Always good to see the kids all growed up and doing well. I first heard Ambrose Akinmusire over a decade ago, on stage with Steve Coleman on the South Bank. He had a fiery style and came over as clearly self-assured on stage despite, or perhaps because of, his youth. Since then I've seen his name checked by Joni Mitchell - praise indeed - in Michelle Mercer's Will You Take Me As I Am, and this set confirms the potential with a solid collection of virtuoso pieces, with Akinmusire backed by an excellent team of musicians.
The opener, Confessions To My Unborn Daughter, enters gently with just Akinmusire playing solo. The next phase, as the rest of the band join in, is marked by rapid arpeggios on the trumpet and Walter Smith's tenor sax. Later on Smith's sax has a Coltrane-esque sound about it.
Co-producer Jason Moran contributes some nice Fender Rhodes on track 4, Henya, which also features some interesting glissandi from the trumpet, a device Akinmusire also uses well at the beginning of track 7, Regret, a duo also featuring a graceful piano accompaniment from Gerald Clayton. There's also some standout piano from Clayton on the previous track, With Love, underpinned by some rumbling and crackling drum and cymbal work from Justin Brown. Brown's own prowess is well demonstrated on My Name Is Oscar, which is mostly him, apart from the leader intoning the occasional word or phrase, which reminded me a little of Ginsberg or a Dada poem.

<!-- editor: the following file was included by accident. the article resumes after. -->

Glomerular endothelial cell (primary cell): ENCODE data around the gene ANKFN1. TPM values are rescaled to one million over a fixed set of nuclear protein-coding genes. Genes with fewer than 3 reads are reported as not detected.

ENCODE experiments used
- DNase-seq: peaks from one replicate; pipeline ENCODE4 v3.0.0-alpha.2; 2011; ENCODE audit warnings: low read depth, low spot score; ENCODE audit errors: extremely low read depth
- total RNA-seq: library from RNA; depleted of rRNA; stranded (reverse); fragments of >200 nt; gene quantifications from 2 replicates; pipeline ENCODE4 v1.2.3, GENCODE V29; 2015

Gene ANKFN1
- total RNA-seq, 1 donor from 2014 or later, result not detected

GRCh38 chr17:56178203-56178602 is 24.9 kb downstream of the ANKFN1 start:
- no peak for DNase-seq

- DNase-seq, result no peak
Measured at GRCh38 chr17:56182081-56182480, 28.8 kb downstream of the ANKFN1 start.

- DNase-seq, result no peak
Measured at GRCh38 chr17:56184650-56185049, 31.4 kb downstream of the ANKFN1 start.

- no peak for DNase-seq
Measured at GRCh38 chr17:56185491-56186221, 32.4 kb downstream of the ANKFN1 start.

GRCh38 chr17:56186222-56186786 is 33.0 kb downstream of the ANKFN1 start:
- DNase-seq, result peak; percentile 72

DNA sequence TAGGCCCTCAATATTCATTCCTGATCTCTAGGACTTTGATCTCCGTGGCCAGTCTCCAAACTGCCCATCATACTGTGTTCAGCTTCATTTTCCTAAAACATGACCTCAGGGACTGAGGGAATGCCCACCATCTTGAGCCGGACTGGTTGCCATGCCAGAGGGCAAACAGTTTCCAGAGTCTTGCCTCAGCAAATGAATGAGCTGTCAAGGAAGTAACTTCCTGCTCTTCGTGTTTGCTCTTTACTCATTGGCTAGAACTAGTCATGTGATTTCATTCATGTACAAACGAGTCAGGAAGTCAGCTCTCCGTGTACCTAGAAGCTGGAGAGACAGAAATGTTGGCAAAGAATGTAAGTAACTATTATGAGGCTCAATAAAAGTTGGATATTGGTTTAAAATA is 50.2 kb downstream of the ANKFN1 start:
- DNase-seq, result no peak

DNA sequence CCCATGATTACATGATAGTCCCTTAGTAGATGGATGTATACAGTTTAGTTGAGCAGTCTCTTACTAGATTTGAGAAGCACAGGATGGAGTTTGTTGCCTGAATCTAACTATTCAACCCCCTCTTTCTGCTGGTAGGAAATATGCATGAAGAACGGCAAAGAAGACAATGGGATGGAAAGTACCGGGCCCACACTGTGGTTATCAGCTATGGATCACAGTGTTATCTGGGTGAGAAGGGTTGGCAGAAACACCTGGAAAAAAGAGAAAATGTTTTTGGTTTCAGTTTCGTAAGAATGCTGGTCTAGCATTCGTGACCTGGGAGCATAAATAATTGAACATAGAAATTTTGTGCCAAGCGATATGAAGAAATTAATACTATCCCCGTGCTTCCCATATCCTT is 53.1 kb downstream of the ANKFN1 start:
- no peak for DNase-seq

Without wishing to detract at all from my overall evaluation of this collection, I have to admit I don't find this as exciting as some of the other Coleman alumni's work, such as (also trumpeter) Graham Haynes's The Griot's Footsteps, where the music, like Coleman's, experiments with genres and instrumentation, even beating him to the punch with the use of the sitar. Akinmusire has instead gone off more in the direction of Greg Osby, leaving behind the M-Base groove. It's a little like the little boy who runs away from the circus to join a bank. He's an excellent banker, but the bank lacks the frisson of the circus. The music is mostly fairly gentle stuff, with only track 10, The Walls Of Lechuguilla, showing any signs of the funky concoctions of Akinmusire's mentor, although it's probably closer to Bird and Diz.
Nevertheless, this is an enjoyable set, nowhere more so than the penultimate title, Tear Stained Suicide Manifesto, a tender piece with some particularly affective piano, complemented perfectly by Harish Raghavan's bass, which growls menacingly at times. Towards the end the horns raise the volume to an emotional climax, before gently bringing us back down to earth for the ending.